“World-class” fraud and cyber crime court approved for London’s Fleetbank House site

A new flagship court specifically designed to tackle cyber crime, fraud and economic crime will reinforce the UK’s reputation as a world-leading legal centre. Developed in partnership with the City of London Corporation and the Judiciary, the cutting-edge, purpose-built court, which will also deal with business and property work as well as civil cases, will hold 18 modern courtrooms and replace the ageing civil court, the Mayor’s and City of London County Court and the City of London Magistrates’ Court. Also included in the court will be a new City of London Police Station.

A feasibility study to look at whether a court might be built was announced last October, and now the plan has been given the go-ahead. Speaking to members of the senior Judiciary at Mansion House on 4 July, the Lord Chancellor David Gauke (alongside the Lord Mayor, Charles Bowman, and the Lord Chief Justice) revealed that the court will be built on the site of Fleetbank House in the heart of the City.

English law is currently used in 40% of all global corporate arbitrations, and more than 200 foreign law firms currently have offices in the UK. Revenue generated by legal activities in the UK was worth £31.5 billion in 2016, while the Top 100 UK law firms generated over £22 billion in 2016-2017. Built next to some of the world’s leading legal, business and technology firms in the heart of legal London, this court will be a sign to the world that the UK remains the global centre for law and finance.

Lord Chancellor David Gauke said: “The flag of English law is flown in countries across the globe, and London already leads the way as the best place to do business and resolve disputes. This state-of-the-art court is a further message to the world that Britain both prizes business and stands ready to deal with the changing nature of 21st Century crime.”

World’s financial centre

The City of London is the world’s financial centre, hosting as it does an unparalleled cluster of financial, professional and business services. The City’s legal services offer, clustered around the Temples in the West of the Square Mile (which plays host to more than 17,000 solicitors), is a vibrant centre for international law firms serving their clients across the world.

Commenting on the announcement, Catherine McGuinness (policy chair of the City of London Corporation) stated: “This is a hugely significant step in a project that will give the Square Mile its second iconic courthouse after the Old Bailey. Our rule of law is one of the many reasons why London is the world’s most innovative, dynamic and international financial centres, and this new court will add to our many existing strengths. I’m particularly pleased that this court will have a focus on the legal issues of the future, such as fraud, economic crime and cyber crime. Fleet Street may historically be known for hosting newspapers, but I believe with this iconic project it will be seen as a world-leading centre for legal services and justice for decades to come.”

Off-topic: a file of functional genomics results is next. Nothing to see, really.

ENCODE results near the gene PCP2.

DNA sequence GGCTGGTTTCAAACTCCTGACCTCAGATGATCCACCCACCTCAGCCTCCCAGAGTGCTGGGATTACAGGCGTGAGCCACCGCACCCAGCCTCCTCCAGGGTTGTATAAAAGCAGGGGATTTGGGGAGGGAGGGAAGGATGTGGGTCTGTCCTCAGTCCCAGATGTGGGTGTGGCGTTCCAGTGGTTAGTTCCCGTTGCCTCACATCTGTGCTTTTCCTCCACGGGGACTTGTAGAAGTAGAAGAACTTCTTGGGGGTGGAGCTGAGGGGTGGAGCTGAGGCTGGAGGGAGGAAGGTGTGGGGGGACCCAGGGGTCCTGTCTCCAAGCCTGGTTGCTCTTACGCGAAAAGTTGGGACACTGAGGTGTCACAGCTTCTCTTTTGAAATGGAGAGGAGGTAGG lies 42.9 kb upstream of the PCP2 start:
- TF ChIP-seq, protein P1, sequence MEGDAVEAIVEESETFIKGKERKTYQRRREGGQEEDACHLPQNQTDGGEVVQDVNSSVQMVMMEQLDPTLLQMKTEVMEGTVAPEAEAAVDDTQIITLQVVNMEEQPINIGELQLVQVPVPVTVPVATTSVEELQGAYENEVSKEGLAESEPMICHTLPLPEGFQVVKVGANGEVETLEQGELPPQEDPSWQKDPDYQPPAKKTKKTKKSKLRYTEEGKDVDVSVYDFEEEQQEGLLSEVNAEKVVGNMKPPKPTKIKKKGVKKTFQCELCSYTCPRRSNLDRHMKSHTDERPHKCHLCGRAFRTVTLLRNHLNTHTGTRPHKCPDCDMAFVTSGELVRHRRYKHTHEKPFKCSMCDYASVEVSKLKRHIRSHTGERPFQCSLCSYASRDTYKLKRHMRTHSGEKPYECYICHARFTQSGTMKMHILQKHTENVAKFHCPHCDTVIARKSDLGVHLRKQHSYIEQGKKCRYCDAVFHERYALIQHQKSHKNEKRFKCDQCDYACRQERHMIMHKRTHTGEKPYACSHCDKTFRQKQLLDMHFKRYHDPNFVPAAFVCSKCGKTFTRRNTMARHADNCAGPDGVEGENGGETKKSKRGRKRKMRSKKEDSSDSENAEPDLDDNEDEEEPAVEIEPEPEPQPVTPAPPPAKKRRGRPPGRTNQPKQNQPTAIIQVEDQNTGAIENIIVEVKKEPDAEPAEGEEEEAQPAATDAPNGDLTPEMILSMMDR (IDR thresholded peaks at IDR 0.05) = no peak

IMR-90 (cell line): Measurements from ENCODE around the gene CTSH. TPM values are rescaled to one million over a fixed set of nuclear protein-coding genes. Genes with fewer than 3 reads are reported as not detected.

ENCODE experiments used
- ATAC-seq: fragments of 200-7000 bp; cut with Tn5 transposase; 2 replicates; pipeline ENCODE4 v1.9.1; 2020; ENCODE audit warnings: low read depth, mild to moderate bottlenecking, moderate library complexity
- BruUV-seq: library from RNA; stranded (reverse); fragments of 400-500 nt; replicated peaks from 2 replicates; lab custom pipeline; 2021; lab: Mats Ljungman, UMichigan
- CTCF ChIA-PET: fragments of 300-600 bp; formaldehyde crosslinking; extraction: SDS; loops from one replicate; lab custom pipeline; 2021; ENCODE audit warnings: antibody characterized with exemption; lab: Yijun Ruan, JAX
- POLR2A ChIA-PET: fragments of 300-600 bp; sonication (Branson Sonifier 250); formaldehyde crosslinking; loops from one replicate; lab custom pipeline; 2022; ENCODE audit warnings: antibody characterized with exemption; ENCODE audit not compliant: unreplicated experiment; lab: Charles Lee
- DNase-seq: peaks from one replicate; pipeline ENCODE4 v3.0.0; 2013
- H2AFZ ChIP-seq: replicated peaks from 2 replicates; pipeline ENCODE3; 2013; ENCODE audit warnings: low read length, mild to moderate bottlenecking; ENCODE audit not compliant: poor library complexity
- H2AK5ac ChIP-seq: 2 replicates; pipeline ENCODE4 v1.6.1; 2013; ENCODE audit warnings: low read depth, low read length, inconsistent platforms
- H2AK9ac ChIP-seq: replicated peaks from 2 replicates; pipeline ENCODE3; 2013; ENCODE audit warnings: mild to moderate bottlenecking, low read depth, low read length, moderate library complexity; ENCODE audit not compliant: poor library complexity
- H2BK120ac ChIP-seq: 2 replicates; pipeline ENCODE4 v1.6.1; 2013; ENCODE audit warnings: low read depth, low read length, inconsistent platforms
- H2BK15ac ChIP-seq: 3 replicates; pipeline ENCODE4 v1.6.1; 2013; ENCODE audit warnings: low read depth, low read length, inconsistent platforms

Timeline for the building

The timeline for building the new court is subject to finalising funding arrangements and securing planning permission. It’s expected to be completed in 2025.

The proposal for a new court was first announced by the City of London Corporation. Funding will now be provided by the City of London Corporation and Her Majesty’s Courts and Tribunals Service.

The Employment Appeal Tribunal that is currently at Fleetbank House will move to the Rolls Building.

The City of London Corporation is the governing body of the Square Mile dedicated to a vibrant and thriving City, supporting a diverse and sustainable London within a globally-successful UK.

About the Author
Brian Sims BA (Hons) Hon FSyI, Editor, Risk UK (Pro-Activ Publications) Beginning his career in professional journalism at The Builder Group in March 1992, Brian was appointed Editor of Security Management Today in November 2000 having spent eight years in engineering journalism across two titles: Building Services Journal and Light & Lighting. In 2005, Brian received the BSIA Chairman’s Award for Promoting The Security Industry and, a year later, the Skills for Security Special Award for an Outstanding Contribution to the Security Business Sector. In 2008, Brian was The Security Institute’s nomination for the Association of Security Consultants’ highly prestigious Imbert Prize and, in 2013, was a nominated finalist for the Institute's George van Schalkwyk Award. An Honorary Fellow of The Security Institute, Brian serves as a Judge for the BSIA’s Security Personnel of the Year Awards and the Securitas Good Customer Award. Between 2008 and 2014, Brian pioneered the use of digital media across the security sector, including webinars and Audio Shows. Brian’s actively involved in 50-plus security groups on LinkedIn and hosts the popular Risk UK Twitter site. Brian is a frequent speaker on the conference circuit. He has organised and chaired conference programmes for both IFSEC International and ASIS International and has been published in the national media. Brian was appointed Editor of Risk UK at Pro-Activ Publications in July 2014 and as Editor of The Paper (Pro-Activ Publications' dedicated business newspaper for security professionals) in September 2015. Brian was appointed Editor of Risk Xtra at Pro-Activ Publications in May 2018.

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